Settlement after stillbirth has a catch: She can’t work for California prisons again

Correctional officer Sarah Coogle thought she had ended the legal battle over her baby’s stillbirth when she reached a settlement agreement with the California Department of Corrections and Rehabilitation last month.

The $1.7 million agreement would settle her claims that the department failed to adequately accommodate her pregnancy in 2017, when she fell while working at a state prison in Tehachapi and experienced a stillbirth two months later.

“I was just relieved to be done with it all,” said Coogle, 34, who has since become pregnant again. “It’s been really stressful, and with my current pregnancy, I was just absolutely relieved to have an ending to it all.”

But her legal fight continues. After the corrections department agreed to settlement terms, including that she would resign, Coogle said the department brought up a new condition: She could never work there again.

She said she doesn’t plan to try to go back to work for corrections department, but she is concerned the clause could make her ineligible for a CalPERS disability retirement.

In an emailed statement, CDCR spokeswoman Terry Thornton said the department “disputes the accuracy of the description of the ongoing settlement negotiations but cannot comment further while this litigation is pending.”

As Coogle awaits a November court date to address the new condition, Gov. Gavin Newsom is considering whether to sign a bill that would ban “no rehire” clauses like the one the corrections department wants to add to Coogle’s settlement agreement. The change would cover private sector workers and public employees.

Supporters of the bill, which cleared both chambers this year, say the measure would help protect victims of discrimination, harassment and retaliation from being treated worse than the people who harass, discriminate and retaliate.

Carmyn Fields, a former California Highway Patrol analyst, has been unable to find employment with another law enforcement agency since she reached a settlement agreement with CHP, she told a Senate committee in June.

Fields sued the department after supervisors failed to take action when she reported her boss had repeatedly sexually harassed her by running his fingers through her hair, sitting in her lap and on one occasion forcing her into an office and trying to kiss her.

The settlement agreement required her to resign, which Fields said she did not want to do, and to sign a “no rehire” clause. The clause prevents her from working for any branch or division of CHP.

Now when she applies for other state law enforcement jobs, she has to disclose on the state application that she “agreed not to seek or accept subsequent employment with the state or any state agency.”

Supporters of the bill say that disclosure has a chilling effect on being hired at other agencies. Fields said she has 12 years of job experience, exemplary reviews and a master’s degree in public administration, yet hasn’t been able to find another law enforcement job.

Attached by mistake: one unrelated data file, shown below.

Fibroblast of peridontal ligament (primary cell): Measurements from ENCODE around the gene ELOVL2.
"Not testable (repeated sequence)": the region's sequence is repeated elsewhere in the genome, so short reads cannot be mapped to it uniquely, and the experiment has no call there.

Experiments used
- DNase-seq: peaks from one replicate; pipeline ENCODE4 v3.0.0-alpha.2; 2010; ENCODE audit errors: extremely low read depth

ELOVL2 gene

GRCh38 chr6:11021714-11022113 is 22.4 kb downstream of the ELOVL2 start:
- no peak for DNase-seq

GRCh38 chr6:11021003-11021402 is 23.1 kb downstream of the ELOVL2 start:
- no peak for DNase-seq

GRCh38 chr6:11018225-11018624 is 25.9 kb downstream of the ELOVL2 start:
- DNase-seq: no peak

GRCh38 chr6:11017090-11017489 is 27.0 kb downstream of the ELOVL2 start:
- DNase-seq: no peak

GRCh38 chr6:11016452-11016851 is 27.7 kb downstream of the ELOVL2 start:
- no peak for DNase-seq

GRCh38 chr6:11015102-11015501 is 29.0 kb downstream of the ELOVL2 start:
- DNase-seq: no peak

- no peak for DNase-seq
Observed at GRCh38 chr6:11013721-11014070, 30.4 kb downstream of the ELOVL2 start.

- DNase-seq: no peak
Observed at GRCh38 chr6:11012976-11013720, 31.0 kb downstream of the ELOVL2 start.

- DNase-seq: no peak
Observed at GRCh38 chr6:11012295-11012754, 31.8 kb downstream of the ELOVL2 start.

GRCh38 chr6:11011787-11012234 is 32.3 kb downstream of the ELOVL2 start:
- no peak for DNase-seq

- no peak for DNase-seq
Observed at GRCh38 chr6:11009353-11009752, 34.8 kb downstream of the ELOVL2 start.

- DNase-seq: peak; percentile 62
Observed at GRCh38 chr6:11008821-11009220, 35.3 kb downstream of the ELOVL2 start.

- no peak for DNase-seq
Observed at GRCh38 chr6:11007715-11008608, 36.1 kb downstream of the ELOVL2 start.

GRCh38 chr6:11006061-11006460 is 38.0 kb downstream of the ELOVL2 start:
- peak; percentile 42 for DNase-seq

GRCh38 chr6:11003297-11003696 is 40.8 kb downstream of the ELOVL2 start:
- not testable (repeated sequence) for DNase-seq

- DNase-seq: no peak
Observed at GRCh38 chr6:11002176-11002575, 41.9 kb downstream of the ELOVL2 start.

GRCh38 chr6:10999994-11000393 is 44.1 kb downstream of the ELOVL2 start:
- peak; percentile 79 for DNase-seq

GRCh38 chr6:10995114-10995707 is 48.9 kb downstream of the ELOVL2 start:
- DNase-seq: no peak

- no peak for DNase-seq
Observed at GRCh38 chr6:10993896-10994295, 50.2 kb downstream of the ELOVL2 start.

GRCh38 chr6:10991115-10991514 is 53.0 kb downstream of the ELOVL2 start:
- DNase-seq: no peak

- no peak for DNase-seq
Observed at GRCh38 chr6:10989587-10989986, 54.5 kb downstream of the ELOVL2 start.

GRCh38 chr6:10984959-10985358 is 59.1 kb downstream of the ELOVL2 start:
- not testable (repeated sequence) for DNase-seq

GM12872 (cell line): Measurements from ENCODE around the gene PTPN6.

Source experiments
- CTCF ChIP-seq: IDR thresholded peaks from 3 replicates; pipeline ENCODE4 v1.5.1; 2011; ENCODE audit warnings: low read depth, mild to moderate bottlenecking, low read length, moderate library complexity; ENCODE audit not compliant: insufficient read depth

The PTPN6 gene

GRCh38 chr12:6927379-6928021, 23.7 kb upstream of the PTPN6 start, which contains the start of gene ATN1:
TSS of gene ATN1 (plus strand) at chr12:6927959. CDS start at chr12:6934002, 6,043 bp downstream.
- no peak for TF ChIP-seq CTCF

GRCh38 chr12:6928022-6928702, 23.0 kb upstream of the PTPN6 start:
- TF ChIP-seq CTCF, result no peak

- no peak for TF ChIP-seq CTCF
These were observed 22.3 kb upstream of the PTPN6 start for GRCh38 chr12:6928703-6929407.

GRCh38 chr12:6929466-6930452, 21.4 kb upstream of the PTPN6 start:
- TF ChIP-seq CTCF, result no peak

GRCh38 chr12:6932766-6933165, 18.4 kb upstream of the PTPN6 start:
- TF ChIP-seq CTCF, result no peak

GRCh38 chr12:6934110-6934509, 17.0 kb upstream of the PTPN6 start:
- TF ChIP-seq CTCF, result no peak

“Applicants who have signed ‘no rehire’ clauses as a condition of settlement are likely rejected from consideration, even when the ‘no rehire’ clause applied to a completely separate state agency,” Mariko Yoshihara, legislative counsel and policy director for the California Employment Lawyers Association, wrote in a letter supporting the bill.

The association co-sponsored the legislation, Assembly Bill 749.

Yoshihara said the association started taking a closer look at the clauses after noticing a pattern among victims who reported sexual harassment in California state government amid the Me Too movement.

“The harasser stays, gets to keep his job and move around in the workplace and potentially get a pay raise, while the person who has been a victim of harassment is the one who has to go,” she said. “It’s really problematic.”

Fields’ harasser was transferred to another department and now makes more money than he did when he pulled her into the office, Fields said.

“Requiring victims of sexual harassment to resign and never to be rehired is the ultimate form of institutional retaliation,” she said.

The law eliminating the clauses would take effect in January 2020 if Newsom signs it. Vermont and Oregon passed similar laws in the last two years.

Opponents, including the California Chamber of Commerce, have raised concerns that the new law could make it difficult for an employer to prevent the re-hire of an employee fired for a valid reason, or for a fired employee to claim retaliation if they are not rehired.

The Chamber also raised concerns that the law would undermine the certainty of closure that comes with settlement agreements containing no-rehire clauses.

Yoshihara said her association’s analysis showed no-rehire clauses have become common in settlement agreements in the last 10 years or so.

“There really does not seem to be any real consideration on the impact these clauses have on the individual,” she said. “They’re just imposed because they’re standard practice.”

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Wes Venteicher anchors The Bee’s popular State Worker coverage in the newspaper’s Capitol Bureau. He covers taxes, pensions, unions, state spending and California government. A Montana native, he reported on health care and politics in Chicago and Pittsburgh before joining The Bee in 2018.